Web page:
When she joined the faculty in 2006, there were no courses in medical anthropology. “She developed eight courses in that subfield, and her course Medicine, Culture and Society, with 75-100 students, became a model for courses that stand at the intersection of technical courses and qualitative social science and social theory,” the committee wrote. “Other faculty in anthropology have since developed similar courses, addressing different professions.”
Her research focuses on healing and care in East Africa. She was central in the efforts to found the Cornell Global Health Program and remains on the advisory board. She also served as lead instructor for the summer study abroad program in Tanzania.
Her students have noted her “remarkable ingenuity in shaping the classroom experience.” One wrote: “Her engaging teaching style fostered intellectual growth [and] encouraged students to be present and think critically about the material.”
Lewis has turned courses about fashion design management and the current fashion industry “into vibrant, exciting, interactive experiences for our students,” the committee wrote.
She engages students with interactive and novel teaching methods, providing a positive and inclusive class environment and helping them to develop and exhibit their creativity and communications skills.
Lewis’ classes integrate a nuanced understanding of the impact of new technologies on management issues in the apparel industry. She keeps abreast of the changes and needs in the industry through contact with alumni and professionals, and continually adjusts the program to give students the skills to be effective, valued managers.
Her research interests include the disruptive impact of technology on the industry, the behavior of fashion brands, and the significance of social responsibility and sustainability in the apparel supply chain.
“Professor Lewis functions as focal point, advocate, supporter and mentor to the management students,” the committee wrote. Her mentorship extends to advising the Cornell Fashion Industry Network, which students have revitalized under her guidance, forging strong ties with alumni and holding an annual gala showcasing alumni successes and student leadership.
Roby joined the faculty in 2011. With degrees in classics, electrical engineering and math, she has created a new area of teaching in the Department of Classics, in ancient science and technical literature.
In addition to teaching traditional courses in classics and Medieval studies, she has created innovative new courses, including Data Corruption’s Deep History; The Technology of Ancient Rome; Ancient Medicine; and the award-winning The Art of Math, co-taught with associate professor of music Andrew Hicks.
Roby has employed nontraditional tools and methods in her classes, such as using a Roman surveying instrument to lay out a half-scale Roman building on a football pitch; and a field trip to Cornell Botanic Gardens to view plants identified in ancient pharmacology texts, then analyzing the plants in a lab to test their efficacy as ancient remedies.
Colleagues and students alike consider Roby an outstanding adviser and mentor; and a “creative, thoughtful and original teacher who brings together disciplines in ways that are utterly unique.” Her research interests focus on the literary aspects of scientific and technical texts from the ancient world, and the interaction of verbal and visual elements in those texts.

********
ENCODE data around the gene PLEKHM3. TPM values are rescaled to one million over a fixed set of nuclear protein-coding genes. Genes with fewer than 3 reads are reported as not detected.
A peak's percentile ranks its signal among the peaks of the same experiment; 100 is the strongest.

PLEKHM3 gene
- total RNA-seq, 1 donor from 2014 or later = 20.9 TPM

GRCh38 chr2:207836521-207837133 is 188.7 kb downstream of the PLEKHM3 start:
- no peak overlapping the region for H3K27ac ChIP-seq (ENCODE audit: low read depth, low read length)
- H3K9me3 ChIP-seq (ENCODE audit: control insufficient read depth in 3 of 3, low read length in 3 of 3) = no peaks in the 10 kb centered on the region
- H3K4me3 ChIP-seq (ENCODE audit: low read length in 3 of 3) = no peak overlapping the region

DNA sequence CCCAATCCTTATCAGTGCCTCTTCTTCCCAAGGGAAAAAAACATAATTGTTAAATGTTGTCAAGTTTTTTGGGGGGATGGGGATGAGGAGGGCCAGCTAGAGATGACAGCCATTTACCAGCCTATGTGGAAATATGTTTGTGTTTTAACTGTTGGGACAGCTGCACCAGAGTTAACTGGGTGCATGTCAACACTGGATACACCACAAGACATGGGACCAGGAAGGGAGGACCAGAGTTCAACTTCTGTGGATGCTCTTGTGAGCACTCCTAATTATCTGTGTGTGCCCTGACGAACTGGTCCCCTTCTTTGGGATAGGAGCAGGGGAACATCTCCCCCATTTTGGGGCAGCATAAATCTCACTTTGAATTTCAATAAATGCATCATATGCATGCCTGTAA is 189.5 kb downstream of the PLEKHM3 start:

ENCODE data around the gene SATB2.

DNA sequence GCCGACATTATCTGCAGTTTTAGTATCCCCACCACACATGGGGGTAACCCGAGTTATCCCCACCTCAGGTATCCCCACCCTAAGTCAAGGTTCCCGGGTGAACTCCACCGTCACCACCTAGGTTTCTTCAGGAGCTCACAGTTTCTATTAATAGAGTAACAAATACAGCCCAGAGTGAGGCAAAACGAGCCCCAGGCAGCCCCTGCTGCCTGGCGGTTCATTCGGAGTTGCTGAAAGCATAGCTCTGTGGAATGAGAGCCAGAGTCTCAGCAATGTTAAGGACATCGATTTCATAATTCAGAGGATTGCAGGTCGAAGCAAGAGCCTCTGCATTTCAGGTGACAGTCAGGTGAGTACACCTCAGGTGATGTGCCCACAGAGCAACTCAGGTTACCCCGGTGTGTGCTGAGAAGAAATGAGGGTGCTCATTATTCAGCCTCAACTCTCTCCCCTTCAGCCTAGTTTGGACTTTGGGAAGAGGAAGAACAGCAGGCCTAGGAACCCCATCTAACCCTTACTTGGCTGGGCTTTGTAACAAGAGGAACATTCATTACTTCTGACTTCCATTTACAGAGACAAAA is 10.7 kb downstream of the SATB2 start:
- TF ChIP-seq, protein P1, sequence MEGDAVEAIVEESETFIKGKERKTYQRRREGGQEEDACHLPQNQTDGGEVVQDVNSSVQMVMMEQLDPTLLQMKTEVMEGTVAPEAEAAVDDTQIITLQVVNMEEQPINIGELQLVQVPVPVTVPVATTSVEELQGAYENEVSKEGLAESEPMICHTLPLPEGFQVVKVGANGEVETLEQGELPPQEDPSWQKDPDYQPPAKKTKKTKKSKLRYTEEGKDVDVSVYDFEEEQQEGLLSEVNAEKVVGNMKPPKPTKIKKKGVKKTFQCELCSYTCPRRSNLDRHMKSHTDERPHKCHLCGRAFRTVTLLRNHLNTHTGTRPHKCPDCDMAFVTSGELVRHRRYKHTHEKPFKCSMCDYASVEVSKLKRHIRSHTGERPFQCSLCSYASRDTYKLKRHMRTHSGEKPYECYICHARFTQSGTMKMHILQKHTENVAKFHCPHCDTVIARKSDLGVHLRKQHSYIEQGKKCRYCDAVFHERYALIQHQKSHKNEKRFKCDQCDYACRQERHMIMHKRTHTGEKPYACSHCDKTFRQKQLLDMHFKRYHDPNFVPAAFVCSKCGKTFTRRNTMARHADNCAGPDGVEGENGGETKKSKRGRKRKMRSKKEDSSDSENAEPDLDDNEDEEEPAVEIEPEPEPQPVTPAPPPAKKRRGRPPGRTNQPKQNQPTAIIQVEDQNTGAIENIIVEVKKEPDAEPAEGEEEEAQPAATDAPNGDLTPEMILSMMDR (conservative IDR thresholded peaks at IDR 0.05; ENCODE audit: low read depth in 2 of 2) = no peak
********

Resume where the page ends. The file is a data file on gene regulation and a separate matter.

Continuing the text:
The Stephen H. Weiss Provost’s Teaching Fellows are Philip Krasicky, senior lecturer in the Department of Physics; and Cindy van Es, professor of practice in the Charles H. Dyson School of Applied Economics and Management.
Krasicky was recognized for outstanding achievements in introductory course instruction, curriculum development, outreach, and faculty and TA mentoring in teaching, as well as his engaging and effective classes and labs.
Using evidence-based methods, he transformed the large (200 to 300 students) core course in mechanics, flipping the classroom and engaging students to better prepare them for advanced work.
Colleagues and students praised his labs and lectures, which incorporate demonstrations that make “difficult concepts in physics come to life.” For the past 12 years, he has presented some of his favorite hands-on ways to witness the wonders of physics in a popular annual program for alumni at Reunion Weekend.
In 31 years as a teacher, van Es has numerous teaching and advising awards, including being a 10-time Merrill Presidential Scholar honoree.
The committee noted that van Es “has shown outstanding classroom teaching in statistics with very large introductory classes as well as in moderate and small upper level classes [and] has been active in teaching others to teach while creating innovative curricula. She has been a leader in developing courses that champion diversity and inclusion.”
She also initiated an innovative engaged learning program centered on a trip to South Africa, to work on real-world projects with small businesses. Seven-week courses before and after the trip provided students with cultural and historical perspectives, and opportunity for reflection on the experience.
Established in 1992, the Weiss Presidential Fellowship was conceived by the late Stephen H. Weiss ’57, chairman emeritus of the board of trustees, to recognize tenured Cornell faculty members for teaching and mentoring undergraduates. The Junior Fellowship and Provost’s Teaching Fellowship Awards were established in 2016.